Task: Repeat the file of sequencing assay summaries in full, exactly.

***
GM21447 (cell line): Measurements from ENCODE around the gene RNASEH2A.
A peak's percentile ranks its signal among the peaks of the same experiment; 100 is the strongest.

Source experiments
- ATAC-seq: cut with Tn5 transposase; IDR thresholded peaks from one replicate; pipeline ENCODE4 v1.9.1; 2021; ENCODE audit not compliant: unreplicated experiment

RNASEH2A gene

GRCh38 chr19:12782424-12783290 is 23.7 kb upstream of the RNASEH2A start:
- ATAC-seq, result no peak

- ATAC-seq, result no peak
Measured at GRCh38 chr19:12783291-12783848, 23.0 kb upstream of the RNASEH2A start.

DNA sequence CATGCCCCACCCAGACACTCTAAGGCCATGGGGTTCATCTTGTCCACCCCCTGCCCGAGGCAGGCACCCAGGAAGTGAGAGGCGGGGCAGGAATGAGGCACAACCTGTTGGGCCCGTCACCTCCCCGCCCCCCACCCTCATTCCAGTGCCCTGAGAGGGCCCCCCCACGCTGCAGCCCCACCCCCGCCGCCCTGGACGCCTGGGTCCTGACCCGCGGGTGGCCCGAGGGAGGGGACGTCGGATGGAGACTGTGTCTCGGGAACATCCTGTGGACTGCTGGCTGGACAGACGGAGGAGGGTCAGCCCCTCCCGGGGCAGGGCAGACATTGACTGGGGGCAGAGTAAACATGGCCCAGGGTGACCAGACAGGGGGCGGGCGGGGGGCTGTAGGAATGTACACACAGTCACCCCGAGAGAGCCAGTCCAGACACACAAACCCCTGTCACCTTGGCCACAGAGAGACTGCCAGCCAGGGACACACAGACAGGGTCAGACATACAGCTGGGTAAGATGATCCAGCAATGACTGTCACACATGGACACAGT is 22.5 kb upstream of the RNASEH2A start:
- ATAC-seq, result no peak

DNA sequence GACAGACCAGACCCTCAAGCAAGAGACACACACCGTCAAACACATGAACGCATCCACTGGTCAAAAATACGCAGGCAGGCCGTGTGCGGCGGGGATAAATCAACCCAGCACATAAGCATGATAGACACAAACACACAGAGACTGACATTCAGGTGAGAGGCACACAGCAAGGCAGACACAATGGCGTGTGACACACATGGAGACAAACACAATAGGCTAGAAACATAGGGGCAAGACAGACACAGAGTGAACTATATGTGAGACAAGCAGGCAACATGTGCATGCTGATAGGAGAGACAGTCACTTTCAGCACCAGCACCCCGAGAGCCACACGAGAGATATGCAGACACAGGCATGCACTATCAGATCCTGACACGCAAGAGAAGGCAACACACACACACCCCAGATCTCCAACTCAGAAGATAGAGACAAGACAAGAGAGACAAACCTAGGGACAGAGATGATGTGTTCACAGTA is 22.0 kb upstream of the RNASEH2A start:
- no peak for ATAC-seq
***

GM21447 (cell line): Measurements from ENCODE around the gene RNASEH2A.
A peak's percentile ranks its signal among the peaks of the same experiment; 100 is the strongest.

Source experiments
- ATAC-seq: cut with Tn5 transposase; IDR thresholded peaks from one replicate; pipeline ENCODE4 v1.9.1; 2021; ENCODE audit not compliant: unreplicated experiment

RNASEH2A gene

GRCh38 chr19:12782424-12783290 is 23.7 kb upstream of the RNASEH2A start:
- ATAC-seq, result no peak

- ATAC-seq, result no peak
Measured at GRCh38 chr19:12783291-12783848, 23.0 kb upstream of the RNASEH2A start.

DNA sequence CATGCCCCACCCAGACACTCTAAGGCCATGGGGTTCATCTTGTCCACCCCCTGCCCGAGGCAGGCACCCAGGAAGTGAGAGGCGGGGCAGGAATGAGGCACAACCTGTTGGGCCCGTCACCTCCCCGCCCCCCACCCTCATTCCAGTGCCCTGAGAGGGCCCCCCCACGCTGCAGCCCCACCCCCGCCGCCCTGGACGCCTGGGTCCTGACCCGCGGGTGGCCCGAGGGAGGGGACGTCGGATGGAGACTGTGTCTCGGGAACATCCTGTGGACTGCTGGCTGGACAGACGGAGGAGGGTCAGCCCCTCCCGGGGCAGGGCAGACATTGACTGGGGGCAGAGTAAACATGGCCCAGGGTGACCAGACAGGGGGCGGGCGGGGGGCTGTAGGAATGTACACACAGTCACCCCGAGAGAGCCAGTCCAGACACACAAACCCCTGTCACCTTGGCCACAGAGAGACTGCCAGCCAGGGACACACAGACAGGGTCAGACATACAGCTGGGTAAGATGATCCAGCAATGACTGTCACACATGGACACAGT is 22.5 kb upstream of the RNASEH2A start:
- ATAC-seq, result no peak

DNA sequence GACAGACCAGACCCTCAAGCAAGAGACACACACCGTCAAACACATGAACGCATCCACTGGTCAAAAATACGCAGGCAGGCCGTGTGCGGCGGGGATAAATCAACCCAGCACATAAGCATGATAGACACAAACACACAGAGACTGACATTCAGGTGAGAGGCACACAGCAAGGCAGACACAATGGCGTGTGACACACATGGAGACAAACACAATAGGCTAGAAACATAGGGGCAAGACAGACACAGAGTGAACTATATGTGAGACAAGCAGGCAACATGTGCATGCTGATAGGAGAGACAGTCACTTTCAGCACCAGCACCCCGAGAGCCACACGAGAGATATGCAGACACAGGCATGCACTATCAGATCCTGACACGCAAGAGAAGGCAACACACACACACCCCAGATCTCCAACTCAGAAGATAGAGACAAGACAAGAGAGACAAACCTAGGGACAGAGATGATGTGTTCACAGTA is 22.0 kb upstream of the RNASEH2A start:
- no peak for ATAC-seq